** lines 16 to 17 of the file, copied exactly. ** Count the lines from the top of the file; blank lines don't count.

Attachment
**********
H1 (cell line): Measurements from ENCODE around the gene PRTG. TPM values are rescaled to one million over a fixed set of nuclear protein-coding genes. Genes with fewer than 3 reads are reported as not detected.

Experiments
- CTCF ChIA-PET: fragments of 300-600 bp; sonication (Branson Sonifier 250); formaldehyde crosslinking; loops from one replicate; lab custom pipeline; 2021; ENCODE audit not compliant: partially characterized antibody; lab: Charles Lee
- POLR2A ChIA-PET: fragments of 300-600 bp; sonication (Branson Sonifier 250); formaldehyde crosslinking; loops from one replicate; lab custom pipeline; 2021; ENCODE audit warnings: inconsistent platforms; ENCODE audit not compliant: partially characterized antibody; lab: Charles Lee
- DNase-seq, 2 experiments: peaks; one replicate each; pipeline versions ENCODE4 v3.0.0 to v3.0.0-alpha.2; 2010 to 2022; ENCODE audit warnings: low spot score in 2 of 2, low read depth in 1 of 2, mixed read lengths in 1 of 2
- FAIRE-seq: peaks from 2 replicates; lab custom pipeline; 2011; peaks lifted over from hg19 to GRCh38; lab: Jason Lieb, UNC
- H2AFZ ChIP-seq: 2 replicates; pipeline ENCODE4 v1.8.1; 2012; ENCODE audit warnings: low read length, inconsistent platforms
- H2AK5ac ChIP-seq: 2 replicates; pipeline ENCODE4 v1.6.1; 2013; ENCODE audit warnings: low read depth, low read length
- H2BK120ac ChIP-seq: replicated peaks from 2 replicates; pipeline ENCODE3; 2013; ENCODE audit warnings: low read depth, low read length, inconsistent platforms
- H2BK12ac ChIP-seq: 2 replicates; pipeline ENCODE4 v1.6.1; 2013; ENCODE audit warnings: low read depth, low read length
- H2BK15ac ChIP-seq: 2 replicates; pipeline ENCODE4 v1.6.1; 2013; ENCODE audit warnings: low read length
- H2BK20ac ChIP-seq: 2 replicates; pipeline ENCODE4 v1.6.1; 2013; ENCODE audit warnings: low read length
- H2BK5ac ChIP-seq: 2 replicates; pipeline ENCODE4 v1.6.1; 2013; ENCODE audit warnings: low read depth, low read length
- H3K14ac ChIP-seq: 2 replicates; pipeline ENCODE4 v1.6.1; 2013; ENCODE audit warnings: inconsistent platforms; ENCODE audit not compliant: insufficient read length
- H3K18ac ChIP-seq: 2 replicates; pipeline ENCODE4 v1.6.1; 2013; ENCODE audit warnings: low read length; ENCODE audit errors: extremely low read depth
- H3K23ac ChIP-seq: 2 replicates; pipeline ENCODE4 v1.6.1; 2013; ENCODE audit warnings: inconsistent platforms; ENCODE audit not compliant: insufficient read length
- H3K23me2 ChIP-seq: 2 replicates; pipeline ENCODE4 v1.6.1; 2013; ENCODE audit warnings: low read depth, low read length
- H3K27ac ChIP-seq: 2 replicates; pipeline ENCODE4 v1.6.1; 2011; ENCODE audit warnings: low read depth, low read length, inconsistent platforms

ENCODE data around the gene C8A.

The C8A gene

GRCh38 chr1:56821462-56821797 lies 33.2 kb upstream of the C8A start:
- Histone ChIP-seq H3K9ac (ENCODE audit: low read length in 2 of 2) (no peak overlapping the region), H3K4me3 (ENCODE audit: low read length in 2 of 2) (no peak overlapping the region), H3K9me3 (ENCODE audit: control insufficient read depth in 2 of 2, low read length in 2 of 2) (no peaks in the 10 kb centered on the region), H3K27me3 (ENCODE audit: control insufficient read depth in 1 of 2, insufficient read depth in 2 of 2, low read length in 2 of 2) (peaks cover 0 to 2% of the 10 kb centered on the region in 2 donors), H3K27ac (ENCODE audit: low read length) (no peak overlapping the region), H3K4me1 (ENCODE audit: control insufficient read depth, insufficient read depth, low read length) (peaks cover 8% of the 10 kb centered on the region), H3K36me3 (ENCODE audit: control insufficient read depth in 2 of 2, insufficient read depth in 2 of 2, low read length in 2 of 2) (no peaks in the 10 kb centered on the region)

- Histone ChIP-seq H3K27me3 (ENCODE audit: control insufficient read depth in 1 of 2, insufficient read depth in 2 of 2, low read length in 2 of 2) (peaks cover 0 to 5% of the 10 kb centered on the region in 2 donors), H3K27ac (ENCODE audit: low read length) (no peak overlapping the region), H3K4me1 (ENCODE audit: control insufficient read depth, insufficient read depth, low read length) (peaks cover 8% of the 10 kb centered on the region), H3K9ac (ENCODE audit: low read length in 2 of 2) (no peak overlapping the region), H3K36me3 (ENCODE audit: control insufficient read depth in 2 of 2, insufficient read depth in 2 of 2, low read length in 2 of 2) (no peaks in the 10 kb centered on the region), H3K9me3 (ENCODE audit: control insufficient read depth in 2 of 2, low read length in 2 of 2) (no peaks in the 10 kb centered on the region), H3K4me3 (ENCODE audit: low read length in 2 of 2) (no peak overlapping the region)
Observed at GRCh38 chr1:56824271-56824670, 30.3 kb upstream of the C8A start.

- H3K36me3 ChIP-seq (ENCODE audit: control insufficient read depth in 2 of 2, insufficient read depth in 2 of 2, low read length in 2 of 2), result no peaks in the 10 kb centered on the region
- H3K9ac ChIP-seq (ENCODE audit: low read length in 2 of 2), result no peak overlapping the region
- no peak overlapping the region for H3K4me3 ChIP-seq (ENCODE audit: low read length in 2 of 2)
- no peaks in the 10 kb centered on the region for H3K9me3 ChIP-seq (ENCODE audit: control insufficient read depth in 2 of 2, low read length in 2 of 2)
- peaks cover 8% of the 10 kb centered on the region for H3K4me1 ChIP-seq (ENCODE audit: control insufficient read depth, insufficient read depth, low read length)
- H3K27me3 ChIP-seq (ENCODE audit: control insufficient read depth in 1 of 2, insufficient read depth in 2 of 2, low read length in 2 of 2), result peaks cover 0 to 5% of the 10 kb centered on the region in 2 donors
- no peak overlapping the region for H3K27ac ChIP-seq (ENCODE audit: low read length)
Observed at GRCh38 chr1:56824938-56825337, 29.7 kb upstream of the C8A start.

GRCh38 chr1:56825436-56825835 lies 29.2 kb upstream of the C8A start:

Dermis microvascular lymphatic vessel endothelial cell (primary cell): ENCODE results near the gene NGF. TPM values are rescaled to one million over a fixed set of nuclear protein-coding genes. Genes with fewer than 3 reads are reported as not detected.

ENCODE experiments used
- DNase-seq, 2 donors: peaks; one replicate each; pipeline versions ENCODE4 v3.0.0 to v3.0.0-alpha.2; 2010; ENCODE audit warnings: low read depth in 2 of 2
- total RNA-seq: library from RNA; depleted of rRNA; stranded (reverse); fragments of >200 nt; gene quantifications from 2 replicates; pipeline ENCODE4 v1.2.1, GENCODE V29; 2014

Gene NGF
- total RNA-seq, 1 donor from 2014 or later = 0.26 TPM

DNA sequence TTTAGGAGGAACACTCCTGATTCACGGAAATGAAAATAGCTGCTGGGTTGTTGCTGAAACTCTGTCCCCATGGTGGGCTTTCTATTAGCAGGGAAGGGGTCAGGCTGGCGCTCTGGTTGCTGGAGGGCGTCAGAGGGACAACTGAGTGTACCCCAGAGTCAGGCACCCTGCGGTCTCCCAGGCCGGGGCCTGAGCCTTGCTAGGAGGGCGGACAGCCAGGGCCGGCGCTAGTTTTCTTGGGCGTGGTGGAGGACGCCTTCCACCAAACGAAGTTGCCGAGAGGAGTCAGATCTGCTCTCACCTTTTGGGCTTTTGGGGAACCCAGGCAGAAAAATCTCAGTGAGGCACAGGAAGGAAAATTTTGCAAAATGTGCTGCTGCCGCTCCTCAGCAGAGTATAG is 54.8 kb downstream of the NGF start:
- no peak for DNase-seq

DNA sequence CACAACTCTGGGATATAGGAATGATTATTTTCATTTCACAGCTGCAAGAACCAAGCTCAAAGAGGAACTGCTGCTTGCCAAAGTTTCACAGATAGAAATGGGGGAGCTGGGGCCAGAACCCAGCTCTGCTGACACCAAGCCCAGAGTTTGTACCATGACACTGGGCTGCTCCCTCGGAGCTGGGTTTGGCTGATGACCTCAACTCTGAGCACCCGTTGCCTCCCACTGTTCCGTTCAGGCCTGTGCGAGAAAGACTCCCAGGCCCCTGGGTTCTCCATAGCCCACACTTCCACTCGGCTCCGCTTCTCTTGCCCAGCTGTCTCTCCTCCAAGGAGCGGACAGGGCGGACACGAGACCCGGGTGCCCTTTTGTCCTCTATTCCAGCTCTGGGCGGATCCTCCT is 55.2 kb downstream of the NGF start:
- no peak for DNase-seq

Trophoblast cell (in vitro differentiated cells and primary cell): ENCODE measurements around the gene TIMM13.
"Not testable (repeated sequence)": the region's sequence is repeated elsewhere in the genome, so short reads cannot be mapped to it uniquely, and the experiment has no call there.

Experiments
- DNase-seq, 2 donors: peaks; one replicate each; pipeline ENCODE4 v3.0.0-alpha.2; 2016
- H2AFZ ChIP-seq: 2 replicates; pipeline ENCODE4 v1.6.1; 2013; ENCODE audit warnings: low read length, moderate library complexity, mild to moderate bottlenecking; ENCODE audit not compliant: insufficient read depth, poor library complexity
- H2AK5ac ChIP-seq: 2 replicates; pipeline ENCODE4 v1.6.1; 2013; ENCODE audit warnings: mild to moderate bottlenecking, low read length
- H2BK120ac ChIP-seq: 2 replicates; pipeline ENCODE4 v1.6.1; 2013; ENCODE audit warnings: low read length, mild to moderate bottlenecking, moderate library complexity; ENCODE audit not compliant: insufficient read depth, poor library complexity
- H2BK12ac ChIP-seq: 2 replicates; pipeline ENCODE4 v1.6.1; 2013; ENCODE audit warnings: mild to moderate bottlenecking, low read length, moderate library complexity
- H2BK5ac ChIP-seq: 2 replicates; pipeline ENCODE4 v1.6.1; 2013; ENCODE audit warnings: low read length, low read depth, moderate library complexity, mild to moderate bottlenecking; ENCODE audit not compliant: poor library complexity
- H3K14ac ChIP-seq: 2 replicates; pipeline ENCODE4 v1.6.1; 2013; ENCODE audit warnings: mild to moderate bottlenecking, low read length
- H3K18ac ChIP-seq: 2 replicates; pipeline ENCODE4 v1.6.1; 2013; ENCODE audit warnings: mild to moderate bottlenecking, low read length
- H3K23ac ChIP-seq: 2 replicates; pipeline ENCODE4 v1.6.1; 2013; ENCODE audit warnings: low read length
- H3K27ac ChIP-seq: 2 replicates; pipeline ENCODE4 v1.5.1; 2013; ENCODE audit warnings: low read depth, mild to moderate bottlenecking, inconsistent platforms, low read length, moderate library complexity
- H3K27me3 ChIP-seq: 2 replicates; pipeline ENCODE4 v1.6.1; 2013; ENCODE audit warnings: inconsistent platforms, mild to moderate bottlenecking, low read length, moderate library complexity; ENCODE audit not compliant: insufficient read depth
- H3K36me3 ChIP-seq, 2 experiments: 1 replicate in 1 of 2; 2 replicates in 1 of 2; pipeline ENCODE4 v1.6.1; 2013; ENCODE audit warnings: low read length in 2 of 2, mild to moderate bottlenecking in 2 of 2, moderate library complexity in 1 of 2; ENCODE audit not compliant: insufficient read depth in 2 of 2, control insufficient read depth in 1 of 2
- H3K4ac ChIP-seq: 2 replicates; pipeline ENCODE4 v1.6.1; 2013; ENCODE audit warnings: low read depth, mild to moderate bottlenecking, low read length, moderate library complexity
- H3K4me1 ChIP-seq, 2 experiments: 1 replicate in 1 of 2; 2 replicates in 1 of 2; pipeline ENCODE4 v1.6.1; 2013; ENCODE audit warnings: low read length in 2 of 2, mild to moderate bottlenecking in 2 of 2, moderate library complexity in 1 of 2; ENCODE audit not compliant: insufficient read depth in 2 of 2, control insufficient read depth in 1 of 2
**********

- H3K23ac ChIP-seq: 2 replicates; pipeline ENCODE4 v1.6.1; 2013; ENCODE audit warnings: inconsistent platforms; ENCODE audit not compliant: insufficient read length
- H3K23me2 ChIP-seq: 2 replicates; pipeline ENCODE4 v1.6.1; 2013; ENCODE audit warnings: low read depth, low read length